Beehive construction material might just be the health treatment you’ve been looking for. Really! Propolis, or bee glue, is a natural resin-like substance in bee hives that has some amazing properties.
Honeybees use propolis as a kind of cement that seals cracks and open spaces in the hive to protect the hive. People have been using this bee glue for centuries as home remedies, toothpastes, creams, ointments, drops, and dietary supplements.
At high temperatures, this substance is soft, pliable, and very sticky, like putty. At low temperatures it becomes hard and brittle. But honeybees don’t produce the propolis itself. Actually, they collect it from tree buds or other botanical sources. It is thought that the best sources of propolis are species of poplar, willow, birch, elm, alder, beech, conifer, and horse-chestnut trees.
Amazingly, bee glue appears to also act as an antiseptic preventing microbial infection of larvae, honey stores, and the combs. Whether the bees know about these germ-fighting properties, that is anyone’s guess. It is well established that bees around the world are constantly fighting off illness. The confined quarters and bee behavior make for the perfect conditions for viruses and disease to spread. Fortunately, the bees’ manufacturing and use of propolis reduces microbial growth on hive walls where combs are attached and also controls airflow, maintaining a consistent humidity inside the hive.
But propolis has beneficial properties for humans and not just bees!
The history of the use of bee products can be traced back to 13,000 BC, and our historical knowledge of propolis goes back to about 300 AD. There are records suggesting that ancient Egyptians, Persians, and Romans all used it. For example, ancient Egyptians depicted propolis-making bees on vases and other ornaments and used it to alleviate many ailments. The Ancient Jews considered tzori (the Hebrew word for propolis) as a medicine. In fact, tzori and its therapeutic properties are mentioned throughout the Old Testament chapters of the Bible.
In the Middle Ages, propolis was not popular and its use in mainstream medicine soon disappeared. Only a few manuscripts dealing with bee products have survived.
In the 21st Century, bee glue made quite the comeback and is now available to the masses.
Beneficial Properties of Propolis
Researching and observing 50,000 patients treated with bee glue over 20 years in the 1960’s and 1970’s, Dr. Karl Lung Aagaard, known as Dr. Propolis, found that a variety of conditions benefited from bee glue:
“The field of influence of Propolis is extremely broad. It includes cancer, infection of the urinary tract, swelling of the throat, gout, open wounds, sinus congestion, colds, influenza, bronchitis, gastritis, diseases of the ears, periodontal disease, intestinal infections, ulcers, eczema eruptions, pneumonia, arthritis, lung disease, stomach virus, headaches, Parkinson’s disease, bile infections, sclerosis, circulation deficiencies, warts, conjunctivitis and hoarseness.”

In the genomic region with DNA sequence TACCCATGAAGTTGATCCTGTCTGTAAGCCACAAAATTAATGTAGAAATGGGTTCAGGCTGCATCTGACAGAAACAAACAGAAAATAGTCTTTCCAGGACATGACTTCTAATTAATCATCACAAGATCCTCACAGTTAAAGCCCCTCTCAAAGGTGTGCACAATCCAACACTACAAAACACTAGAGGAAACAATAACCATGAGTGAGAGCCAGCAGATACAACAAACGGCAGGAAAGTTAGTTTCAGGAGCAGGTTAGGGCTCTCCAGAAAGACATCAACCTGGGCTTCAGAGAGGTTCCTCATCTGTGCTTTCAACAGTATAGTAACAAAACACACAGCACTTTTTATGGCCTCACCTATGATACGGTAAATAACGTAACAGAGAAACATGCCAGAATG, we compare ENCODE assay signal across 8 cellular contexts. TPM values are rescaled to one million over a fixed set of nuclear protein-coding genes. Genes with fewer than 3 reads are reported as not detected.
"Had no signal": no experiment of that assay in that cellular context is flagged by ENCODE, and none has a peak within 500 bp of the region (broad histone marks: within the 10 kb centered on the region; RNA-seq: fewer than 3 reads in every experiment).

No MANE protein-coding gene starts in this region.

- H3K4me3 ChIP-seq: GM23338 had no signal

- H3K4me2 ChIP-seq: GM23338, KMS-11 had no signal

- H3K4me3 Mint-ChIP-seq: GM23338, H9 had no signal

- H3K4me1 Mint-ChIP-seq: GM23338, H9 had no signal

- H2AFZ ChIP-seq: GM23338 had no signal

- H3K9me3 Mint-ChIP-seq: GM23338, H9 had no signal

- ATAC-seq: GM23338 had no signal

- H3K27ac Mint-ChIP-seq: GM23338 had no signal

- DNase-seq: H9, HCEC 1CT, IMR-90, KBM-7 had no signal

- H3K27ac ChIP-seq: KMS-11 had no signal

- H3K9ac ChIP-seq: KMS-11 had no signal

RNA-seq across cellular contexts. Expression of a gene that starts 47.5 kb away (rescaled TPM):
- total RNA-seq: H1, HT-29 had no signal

Since then, contemporary studies have confirmed certain benefits and found others such as eliminating parasites, improving fertility for females with endometriosis, and stop cold sore reproduction. The reputable Memorial Sloan Kettering Cancer Center includes this list of benefits on its Integrative Medicine pages and describes a few exceptions and areas where more research in needed:
- Cancer treatment-related oral ulcerations (mucositis)
- Heart disease
Does harvesting propolis harm bees?
Like other honey products, the use of bee glue is controversial. The People for the Ethical Treatment of Animals are opposed to its use in any form because “bees are often left unprepared to survive harsh winters, unable to fight off diseases, or worse” and for many other reasons like the stress caused and loss of life to bees.
Undeniably, producing honey for human consumption kills bees, though there are ways to minimize loss of life. For beekeepers who find other ways to protect the bees to survive winter and fight off diseases, they believe that harvesting bee glue, if done properly, does not harm bees more than other types of honey production.
To harvest bee glue, beekeepers simply scrape frames, lids, and hive boxes. One beekeeper reports that when she harvests the substance in this manner, she is “careful not to also scrape up bee parts, paint, or wood…it saves me time gathering the purist of propolis.” As an alternative, placing a propolis trap inside the hive makes harvesting easier. Some companies report they never remove any propolis from the brood box where the larvae and queen live in order to reduce the harm to bees.
How to Take Propolis
You can easily find home care products that use bee glue, including home remedies, toothpastes, creams, ointments, drops, and dietary supplements. Whether you use it internally or topically, find a good, ethical source of propolis. If you use it internally, then look for extracts, tinctures, capsules, and tablets, or you could even consume it raw. For topical needs, find creams, sprays, ointments, powders, and balms. For detailed descriptions of the quantities and frequency for certain ailments visit here and here.
But also be careful. Sloan Kettering warns that allergic reactions to bee products have been reported. Therefore, patients who are allergic to bee venom (i.e., bee stings), honey, ragweed, or chrysanthemum should not take these supplements. Bee pollen may increase the side effect of warfarin, a blood thinning drug.
Memorial Sloan Kettering Cancer Center
U.S. Environmental Protection Agency
National Institutes of Health
Basic Beekeeping Blog
University of Michigan – Medicine